Here are God's basic rules about how we should live, a brief list of sacred obligations and solemn moral precepts. And, right at the end of it we read, "Don't envy your buddy because he has an ox or a donkey." Why did that make the top 10? Why would God, with just 10 things to tell Moses, include jealousy about livestock?

Well, think about how important this commandment is to a community, to a nation, to a democracy. If you want a mule, if you want a pot roast, if you want a cleaning lady, don't whine about what the people across the street have. Get rich and get your own.

Now, one last thing:

6. Don't listen to your elders!

After all, if the old person standing up here actually knew anything worth telling, he'd be charging you for it.

P.J. O'Rourke, a correspondent for the Weekly Standard and the Atlantic, is the author, most recently, of "On The Wealth of Nations." A longer version of this article appears in Change magazine, which reports on trends and issues in higher education.
11325  Politics, Religion, Science, Culture and Humanities / Science, Culture, & Humanities / Re: Environmental issues on: October 04, 2008, 03:00:41 PM
**That's Al Gore's theory. I personally think that we should make policy decisions based on facts rather than emotions.**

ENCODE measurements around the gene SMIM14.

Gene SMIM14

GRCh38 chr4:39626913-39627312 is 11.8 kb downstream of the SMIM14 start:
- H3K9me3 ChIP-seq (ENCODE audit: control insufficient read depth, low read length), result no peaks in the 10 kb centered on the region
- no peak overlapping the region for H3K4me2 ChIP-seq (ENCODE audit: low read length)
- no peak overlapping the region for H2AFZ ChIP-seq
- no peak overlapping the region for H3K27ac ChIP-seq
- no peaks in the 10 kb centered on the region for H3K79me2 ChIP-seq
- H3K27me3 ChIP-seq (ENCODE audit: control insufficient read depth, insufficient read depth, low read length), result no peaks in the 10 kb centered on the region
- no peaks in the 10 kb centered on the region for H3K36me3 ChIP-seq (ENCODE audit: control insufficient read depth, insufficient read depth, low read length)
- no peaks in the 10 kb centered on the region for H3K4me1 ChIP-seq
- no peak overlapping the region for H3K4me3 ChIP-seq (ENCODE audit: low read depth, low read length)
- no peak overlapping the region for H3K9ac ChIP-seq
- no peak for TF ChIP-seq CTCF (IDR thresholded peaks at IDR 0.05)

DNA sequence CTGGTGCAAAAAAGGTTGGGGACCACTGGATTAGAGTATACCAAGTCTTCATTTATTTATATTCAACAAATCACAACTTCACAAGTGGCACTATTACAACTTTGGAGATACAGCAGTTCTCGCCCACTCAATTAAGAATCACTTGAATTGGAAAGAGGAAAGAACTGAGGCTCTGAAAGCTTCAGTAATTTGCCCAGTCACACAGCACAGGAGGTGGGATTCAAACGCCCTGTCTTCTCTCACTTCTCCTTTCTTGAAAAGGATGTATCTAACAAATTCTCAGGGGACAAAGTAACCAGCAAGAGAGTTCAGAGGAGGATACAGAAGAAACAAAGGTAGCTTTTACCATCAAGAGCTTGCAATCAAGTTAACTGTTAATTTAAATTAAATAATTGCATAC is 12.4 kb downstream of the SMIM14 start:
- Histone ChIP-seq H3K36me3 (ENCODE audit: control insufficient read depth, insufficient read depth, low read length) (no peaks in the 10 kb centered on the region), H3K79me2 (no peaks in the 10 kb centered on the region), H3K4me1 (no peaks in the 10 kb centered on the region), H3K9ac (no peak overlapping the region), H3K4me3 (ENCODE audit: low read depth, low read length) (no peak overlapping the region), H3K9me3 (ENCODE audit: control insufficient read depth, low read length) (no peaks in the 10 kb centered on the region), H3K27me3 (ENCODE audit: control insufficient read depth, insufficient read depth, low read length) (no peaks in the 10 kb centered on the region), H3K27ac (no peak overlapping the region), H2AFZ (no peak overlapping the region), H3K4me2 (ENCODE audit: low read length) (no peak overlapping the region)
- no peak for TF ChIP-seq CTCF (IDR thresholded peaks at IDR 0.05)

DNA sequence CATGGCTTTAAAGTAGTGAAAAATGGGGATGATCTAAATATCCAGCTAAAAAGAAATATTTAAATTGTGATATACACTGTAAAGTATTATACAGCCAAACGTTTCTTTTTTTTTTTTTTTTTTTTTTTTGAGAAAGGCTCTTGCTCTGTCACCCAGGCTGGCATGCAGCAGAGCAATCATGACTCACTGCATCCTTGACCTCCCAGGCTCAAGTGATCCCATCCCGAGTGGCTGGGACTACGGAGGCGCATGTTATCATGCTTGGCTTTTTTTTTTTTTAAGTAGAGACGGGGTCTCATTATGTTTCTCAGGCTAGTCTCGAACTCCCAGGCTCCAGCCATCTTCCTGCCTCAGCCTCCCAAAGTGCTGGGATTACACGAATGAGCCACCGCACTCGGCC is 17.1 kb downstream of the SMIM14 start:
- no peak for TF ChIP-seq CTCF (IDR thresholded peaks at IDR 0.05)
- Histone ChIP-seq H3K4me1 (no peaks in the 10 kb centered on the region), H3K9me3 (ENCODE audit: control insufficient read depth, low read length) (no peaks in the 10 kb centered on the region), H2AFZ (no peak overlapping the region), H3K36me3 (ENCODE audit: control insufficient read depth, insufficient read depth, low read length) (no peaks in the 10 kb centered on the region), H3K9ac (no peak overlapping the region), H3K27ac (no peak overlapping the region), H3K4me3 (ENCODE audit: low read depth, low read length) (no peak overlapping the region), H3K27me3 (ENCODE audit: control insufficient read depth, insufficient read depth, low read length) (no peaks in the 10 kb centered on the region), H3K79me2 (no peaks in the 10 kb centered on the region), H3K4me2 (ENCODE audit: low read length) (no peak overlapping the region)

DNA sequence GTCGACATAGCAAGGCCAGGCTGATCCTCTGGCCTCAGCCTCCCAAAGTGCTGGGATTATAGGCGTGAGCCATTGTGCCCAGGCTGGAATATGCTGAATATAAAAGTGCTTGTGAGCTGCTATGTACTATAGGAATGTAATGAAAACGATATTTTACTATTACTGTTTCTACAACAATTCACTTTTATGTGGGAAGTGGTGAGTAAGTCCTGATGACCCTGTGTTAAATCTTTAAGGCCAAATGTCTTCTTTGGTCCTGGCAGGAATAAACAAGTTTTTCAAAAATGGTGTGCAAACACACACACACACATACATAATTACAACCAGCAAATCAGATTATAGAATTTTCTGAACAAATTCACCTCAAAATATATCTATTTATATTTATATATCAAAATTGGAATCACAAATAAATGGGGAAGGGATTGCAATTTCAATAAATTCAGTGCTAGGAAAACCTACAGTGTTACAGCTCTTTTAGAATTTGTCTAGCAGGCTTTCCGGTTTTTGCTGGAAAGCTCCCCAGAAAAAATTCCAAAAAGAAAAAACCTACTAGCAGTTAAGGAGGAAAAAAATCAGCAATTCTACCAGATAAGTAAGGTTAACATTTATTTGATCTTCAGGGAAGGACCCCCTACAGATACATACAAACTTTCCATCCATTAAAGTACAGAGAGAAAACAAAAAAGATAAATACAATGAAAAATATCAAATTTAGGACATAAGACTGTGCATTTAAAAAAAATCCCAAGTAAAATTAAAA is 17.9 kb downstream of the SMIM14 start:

That is a cheap shot. I think you will recall me saying that global warming is not the issue we should be talking about. Play nice Wink

***No, i'm saying that knowingly creating bogus books and movies for profit and political power is what's he has done and it should be acknowledged as such.***

**Do you use public transportation?**

Yep, and it is not powered by gas. I am not making any claims that I don't use fossil fuels. If I had the option to somehow remove them completely I would do my best to do so... but that is hardly and option right now. For now I do what I can. For what it is worth my carbon footprint came up in the negative... I am not entirely sure about the inner workings of those calculations, so I don't put too much stock in them.

***Do you doubt that it was built and is maintained by using fossil fuels?***

I have found mountain bikes to be quite enjoyable.

***They are fun. Not everyone lives in such a place or lifestyle that would make them a viable form of transportation though.***

**Depends on what standard you use to determine if things are good or bad.**

Well, I think about how things could be better instead of sitting on my backside being content with the way things are now.

***Fine, but recognize that along with pollution, technology brings many things that lengthen and enhance one's quality of life.***

**Just by existing, you contribute to the impact humanity has on the planet. You may shape your lifestyle in such a manner as to lessen the impact, but you still leave "footprints" all the same.**

I never claimed otherwise. I do what I can which is more than a vast majority of other people. I don't even expect most people to go as far as I do. Little changes add up to big changes.

**Are you entitled to the good things that come from our technologically advanced-dirty fuel using society?**

I am not denying its use in making us what we are. I am saying we need to get away from dependence on it.